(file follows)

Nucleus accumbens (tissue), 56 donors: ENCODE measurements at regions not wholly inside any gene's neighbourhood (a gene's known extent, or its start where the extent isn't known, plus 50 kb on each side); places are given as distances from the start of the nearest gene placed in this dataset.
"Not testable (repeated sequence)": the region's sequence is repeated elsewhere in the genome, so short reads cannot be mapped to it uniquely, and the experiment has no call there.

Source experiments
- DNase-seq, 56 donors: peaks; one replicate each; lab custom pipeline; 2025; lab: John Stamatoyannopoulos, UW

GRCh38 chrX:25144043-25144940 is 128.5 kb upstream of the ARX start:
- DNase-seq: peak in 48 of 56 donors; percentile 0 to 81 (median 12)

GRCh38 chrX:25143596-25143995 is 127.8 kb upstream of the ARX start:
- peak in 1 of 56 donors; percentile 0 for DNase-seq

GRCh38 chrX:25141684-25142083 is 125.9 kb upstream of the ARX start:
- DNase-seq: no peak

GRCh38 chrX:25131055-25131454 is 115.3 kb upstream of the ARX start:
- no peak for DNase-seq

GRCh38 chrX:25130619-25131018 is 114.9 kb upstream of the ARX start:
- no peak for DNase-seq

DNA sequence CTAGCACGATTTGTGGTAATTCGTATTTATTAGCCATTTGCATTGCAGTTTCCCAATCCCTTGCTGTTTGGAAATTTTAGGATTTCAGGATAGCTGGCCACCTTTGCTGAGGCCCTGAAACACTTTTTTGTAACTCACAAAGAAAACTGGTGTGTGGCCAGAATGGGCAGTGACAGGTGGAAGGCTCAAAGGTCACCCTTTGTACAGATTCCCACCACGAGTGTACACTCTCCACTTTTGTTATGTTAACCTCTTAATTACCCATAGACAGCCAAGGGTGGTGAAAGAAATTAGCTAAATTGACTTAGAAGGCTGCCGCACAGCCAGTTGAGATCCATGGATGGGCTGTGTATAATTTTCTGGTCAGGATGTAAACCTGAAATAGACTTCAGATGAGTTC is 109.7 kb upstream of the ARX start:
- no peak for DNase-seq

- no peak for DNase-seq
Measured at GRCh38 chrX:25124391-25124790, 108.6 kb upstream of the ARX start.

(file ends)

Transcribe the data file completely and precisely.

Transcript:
Nucleus accumbens (tissue), 56 donors: ENCODE measurements at regions not wholly inside any gene's neighbourhood (a gene's known extent, or its start where the extent isn't known, plus 50 kb on each side); places are given as distances from the start of the nearest gene placed in this dataset.
"Not testable (repeated sequence)": the region's sequence is repeated elsewhere in the genome, so short reads cannot be mapped to it uniquely, and the experiment has no call there.

Source experiments
- DNase-seq, 56 donors: peaks; one replicate each; lab custom pipeline; 2025; lab: John Stamatoyannopoulos, UW

GRCh38 chrX:25144043-25144940 is 128.5 kb upstream of the ARX start:
- DNase-seq: peak in 48 of 56 donors; percentile 0 to 81 (median 12)

GRCh38 chrX:25143596-25143995 is 127.8 kb upstream of the ARX start:
- peak in 1 of 56 donors; percentile 0 for DNase-seq

GRCh38 chrX:25141684-25142083 is 125.9 kb upstream of the ARX start:
- DNase-seq: no peak

GRCh38 chrX:25131055-25131454 is 115.3 kb upstream of the ARX start:
- no peak for DNase-seq

GRCh38 chrX:25130619-25131018 is 114.9 kb upstream of the ARX start:
- no peak for DNase-seq

DNA sequence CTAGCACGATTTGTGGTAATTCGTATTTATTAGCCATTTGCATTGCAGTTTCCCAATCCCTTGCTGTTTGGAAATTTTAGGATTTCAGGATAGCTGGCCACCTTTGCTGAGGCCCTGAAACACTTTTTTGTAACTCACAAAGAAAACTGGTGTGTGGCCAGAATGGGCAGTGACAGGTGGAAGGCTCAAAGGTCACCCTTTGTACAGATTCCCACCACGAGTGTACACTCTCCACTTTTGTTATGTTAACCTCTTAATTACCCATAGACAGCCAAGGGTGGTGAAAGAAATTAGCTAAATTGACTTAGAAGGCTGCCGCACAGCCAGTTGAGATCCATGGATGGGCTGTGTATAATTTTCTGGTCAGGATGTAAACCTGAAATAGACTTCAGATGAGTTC is 109.7 kb upstream of the ARX start:
- no peak for DNase-seq

- no peak for DNase-seq
Measured at GRCh38 chrX:25124391-25124790, 108.6 kb upstream of the ARX start.